Burglary


Burglary, the offence of entering the dwelling of another person with the intent to commit a crime, is created by section 419 of the Queensland Criminal Code and, in its least serious form punishable by 14 years imprisonment.

If you unlawfully enter a place that it is not a dwelling, you might commit the separate offence of entering a premises with intent to commit a crime.

Common penalties imposed for such a charge are:

The Offence of Burglary:

Section 419 of the Queensland Criminal Code provides:

“Any person who enters or is in the dwelling of another with intent to commit an indictable offence in the dwelling commits a crime. Maximum penalty – 14 years imprisonment.”

The term “dwelling” has a wide meaning under the Act and includes a building or even part of a building used as a residence, regardless if it is occasionally uninhabited.

The offence of burglary differs from a simple trespass in that to be guilty of burglary it must be proved that you intended to commit an offence while inside a dwelling.

It is common for a charge of burglary to be laid in addition to a charge for an offence committed while inside the dwelling (for example assault, rape, wilful damage of property).

What Actions Might Constitute Burglary?

  • Entering a neighbours house through a back door left ajar with the intention of stealing their possessions.
  • Reaching through an open window of a house attempting to steal a wallet from a bedside table.
  • Entering a house through an open front door with the intention of seriously assaulting the occupant.

What the Police Must Prove:

The police must prove three things in order for you to be convicted:

  • That you entered the dwelling, or are in the dwelling of another;
  • That you did so with the intent to commit an offence; and
  • That the offence you intended to commit was an indictable offence.

There must be evidence that you intended to commit some form of indictable offence.

Possible Defences for Burglary:

  • Identity – it wasn’t you who entered the building;
  • You didn’t have the necessary intent to commit an indictable offence;
  • The premises was not a dwelling;
  • You didn’t enter the dwelling;
  • Duress – you were forced to enter the dwelling.

Which Court Will Hear Your Matter?

Burglary, in its least serious form, can be heard and determined in the Magistrates Court or the District Court depending on the circumstances of the case.

Types of Penalties:

Imprisonment : Even though it is not a sentence of last resort (as it is in some other states) imprisonment is the most serious penalty which a court can impose upon a person. At its most severe a sentence of imprisonment means that a person must spend a specified period of time within a correctional facility, also called a prison, a jail or a gaol. Read more.

Intensive corrections order (ICO): An Intensive Corrections Order (‘ICO’ for short) is, technically, a form of imprisonment but which is served wholly in the community. This means that a person who is made subject to an ICO will not spend any time in prison but will, instead, be required to adhere to a number of requirements that the court will order. Read more.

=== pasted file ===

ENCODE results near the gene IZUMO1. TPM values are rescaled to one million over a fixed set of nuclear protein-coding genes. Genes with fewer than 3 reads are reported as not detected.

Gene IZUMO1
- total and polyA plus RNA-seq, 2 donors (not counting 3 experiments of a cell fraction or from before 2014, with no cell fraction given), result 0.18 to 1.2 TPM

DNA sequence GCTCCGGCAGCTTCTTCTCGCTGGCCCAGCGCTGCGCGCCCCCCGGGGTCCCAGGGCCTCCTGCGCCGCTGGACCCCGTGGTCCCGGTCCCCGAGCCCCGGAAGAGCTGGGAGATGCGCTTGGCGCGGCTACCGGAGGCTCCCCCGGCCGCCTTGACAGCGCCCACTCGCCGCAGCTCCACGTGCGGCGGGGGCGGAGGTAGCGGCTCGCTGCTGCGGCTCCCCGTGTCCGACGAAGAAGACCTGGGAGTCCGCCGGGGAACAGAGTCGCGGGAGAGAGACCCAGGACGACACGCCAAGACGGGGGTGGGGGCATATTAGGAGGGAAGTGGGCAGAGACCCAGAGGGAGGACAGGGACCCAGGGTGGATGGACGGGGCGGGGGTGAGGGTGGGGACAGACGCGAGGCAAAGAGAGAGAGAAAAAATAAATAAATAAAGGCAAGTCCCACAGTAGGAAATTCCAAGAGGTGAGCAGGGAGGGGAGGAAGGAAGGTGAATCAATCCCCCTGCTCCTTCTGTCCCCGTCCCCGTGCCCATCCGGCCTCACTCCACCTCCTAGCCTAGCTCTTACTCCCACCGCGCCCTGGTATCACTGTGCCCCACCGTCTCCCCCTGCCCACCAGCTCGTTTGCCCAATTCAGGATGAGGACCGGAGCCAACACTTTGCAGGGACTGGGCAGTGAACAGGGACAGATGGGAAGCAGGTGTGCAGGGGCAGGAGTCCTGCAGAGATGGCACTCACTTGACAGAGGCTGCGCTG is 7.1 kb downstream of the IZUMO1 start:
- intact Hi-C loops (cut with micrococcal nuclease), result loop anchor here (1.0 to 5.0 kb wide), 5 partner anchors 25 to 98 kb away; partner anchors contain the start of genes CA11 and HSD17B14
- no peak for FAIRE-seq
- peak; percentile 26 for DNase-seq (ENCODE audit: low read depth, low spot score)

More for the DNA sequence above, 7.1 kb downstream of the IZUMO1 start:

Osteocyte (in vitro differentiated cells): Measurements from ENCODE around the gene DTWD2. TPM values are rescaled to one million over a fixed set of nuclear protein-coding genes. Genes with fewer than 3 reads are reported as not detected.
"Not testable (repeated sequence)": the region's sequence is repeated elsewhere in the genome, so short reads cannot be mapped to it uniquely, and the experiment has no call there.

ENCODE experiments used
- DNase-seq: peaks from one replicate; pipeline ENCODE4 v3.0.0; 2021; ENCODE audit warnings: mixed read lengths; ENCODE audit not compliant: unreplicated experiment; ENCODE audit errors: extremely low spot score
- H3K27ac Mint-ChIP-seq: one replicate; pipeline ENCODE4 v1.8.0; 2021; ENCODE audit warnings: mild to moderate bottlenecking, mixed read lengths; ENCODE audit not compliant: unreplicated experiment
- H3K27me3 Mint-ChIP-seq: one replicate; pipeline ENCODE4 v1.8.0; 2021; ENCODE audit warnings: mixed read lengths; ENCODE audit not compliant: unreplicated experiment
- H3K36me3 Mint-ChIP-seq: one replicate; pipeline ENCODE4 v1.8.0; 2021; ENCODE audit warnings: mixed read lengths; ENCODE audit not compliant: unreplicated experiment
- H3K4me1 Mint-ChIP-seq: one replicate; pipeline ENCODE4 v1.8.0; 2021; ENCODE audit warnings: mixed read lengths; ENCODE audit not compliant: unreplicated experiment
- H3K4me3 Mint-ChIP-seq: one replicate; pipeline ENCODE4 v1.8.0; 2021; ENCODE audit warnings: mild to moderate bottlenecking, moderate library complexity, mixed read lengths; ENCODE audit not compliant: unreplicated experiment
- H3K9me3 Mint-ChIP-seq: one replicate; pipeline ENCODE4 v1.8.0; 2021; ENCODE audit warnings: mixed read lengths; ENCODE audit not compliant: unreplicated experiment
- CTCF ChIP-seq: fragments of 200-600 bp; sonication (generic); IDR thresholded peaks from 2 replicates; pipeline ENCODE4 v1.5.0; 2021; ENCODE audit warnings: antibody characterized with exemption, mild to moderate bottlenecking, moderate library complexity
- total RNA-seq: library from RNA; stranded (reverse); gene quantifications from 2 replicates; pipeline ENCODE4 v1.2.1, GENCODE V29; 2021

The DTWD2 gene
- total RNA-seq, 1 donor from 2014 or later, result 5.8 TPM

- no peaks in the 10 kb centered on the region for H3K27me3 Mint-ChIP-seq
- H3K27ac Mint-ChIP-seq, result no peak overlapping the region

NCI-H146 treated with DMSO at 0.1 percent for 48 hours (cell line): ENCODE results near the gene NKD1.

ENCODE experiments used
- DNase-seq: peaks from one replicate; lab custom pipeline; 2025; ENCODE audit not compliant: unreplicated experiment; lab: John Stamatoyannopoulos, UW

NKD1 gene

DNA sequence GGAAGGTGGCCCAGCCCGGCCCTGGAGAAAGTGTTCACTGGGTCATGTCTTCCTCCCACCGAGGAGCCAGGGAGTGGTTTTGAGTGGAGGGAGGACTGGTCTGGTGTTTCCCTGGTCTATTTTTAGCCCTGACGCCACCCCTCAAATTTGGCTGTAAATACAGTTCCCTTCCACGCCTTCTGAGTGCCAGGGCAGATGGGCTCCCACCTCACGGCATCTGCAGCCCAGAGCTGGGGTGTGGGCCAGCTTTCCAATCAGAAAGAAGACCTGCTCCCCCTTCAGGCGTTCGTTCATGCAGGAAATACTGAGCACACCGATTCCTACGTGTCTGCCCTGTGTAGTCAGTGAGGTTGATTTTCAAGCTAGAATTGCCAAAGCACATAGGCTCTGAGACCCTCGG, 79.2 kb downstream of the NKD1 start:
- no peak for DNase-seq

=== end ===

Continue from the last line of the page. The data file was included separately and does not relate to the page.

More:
Probation: A court can make a Probation Order either by itself, meaning the whole of the sentence is probation, or as a component of a sentence of imprisonment, meaning that a person is ordered to serve a period of time (not longer than 1 year) in prison and is then subject to a probation requirement upon release. Read more.

Community service order(CSO): As the name implies, a Community Service Order (‘CSO’ for short) is an order which requires a person to perform unpaid work, normally at some kind of community facility, for a stated number of hours (to a maximum of 240) within a nominated time (usually 6 or 12 months). Read More.

Recognisance: A recognisance is a promise which a person makes to be of good behaviour for a stated period of time. A court is empowered to release a person who enters into a recognisance, either with a surety, which is a sum of money which the person agrees to pay if they breach the recognisance, or without one. Read More.

Fines: A court is empowered to impose a fine, which is a sum of money which a person is required to pay to the State, for any offence regardless of whether the law creating it nominates a fine as part of the applicable penalty. Read More.

Section 19 dismissal: A court can discharge a person absolutely, or upon them entering into a recognisance, without recording a conviction against them, if it is satisfied that it is appropriate to do so. Read More.

In all cases where you are sentenced to a penalty other than jail, the Court can choose not to record a conviction against you, meaning your criminal record will remain clear and any complications with work or travel may be avoided.

WHERE TO NEXT?

If you suspect that you may be under investigation, or if you have been charged with an offence, it is vital to get competent legal advice as early as possible. Our lawyers are highly specialised in criminal law and will be able to guide you through the process while dealing with the various authorities related to your matter.

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